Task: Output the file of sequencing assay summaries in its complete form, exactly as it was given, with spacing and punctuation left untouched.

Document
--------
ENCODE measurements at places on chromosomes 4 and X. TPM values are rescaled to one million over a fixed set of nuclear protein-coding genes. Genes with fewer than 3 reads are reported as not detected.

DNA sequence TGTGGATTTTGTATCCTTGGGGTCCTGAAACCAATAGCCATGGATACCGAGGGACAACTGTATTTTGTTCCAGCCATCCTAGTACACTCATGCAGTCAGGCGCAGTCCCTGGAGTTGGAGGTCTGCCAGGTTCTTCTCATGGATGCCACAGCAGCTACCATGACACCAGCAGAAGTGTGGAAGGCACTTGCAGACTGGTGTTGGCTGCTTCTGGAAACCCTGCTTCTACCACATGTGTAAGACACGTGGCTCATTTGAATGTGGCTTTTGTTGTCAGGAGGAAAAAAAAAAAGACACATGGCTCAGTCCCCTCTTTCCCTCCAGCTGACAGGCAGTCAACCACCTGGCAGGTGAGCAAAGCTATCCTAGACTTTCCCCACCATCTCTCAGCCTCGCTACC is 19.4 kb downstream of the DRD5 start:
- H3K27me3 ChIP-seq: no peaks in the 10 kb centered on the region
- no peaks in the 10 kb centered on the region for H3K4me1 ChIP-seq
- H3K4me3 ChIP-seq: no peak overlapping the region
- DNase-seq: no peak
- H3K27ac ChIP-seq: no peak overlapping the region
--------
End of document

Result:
ENCODE measurements at places on chromosomes 4 and X. TPM values are rescaled to one million over a fixed set of nuclear protein-coding genes. Genes with fewer than 3 reads are reported as not detected.

DNA sequence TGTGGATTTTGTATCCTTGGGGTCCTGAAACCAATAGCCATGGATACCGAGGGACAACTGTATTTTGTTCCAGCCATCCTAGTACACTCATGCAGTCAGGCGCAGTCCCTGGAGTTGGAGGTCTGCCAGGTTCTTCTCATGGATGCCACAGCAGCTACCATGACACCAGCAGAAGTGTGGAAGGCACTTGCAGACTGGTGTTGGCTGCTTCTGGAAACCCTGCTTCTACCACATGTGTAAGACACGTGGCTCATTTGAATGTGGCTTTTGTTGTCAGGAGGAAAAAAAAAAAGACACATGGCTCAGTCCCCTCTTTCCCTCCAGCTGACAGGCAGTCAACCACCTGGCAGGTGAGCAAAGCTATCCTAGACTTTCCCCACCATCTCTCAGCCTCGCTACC is 19.4 kb downstream of the DRD5 start:
- H3K27me3 ChIP-seq: no peaks in the 10 kb centered on the region
- no peaks in the 10 kb centered on the region for H3K4me1 ChIP-seq
- H3K4me3 ChIP-seq: no peak overlapping the region
- DNase-seq: no peak
- H3K27ac ChIP-seq: no peak overlapping the region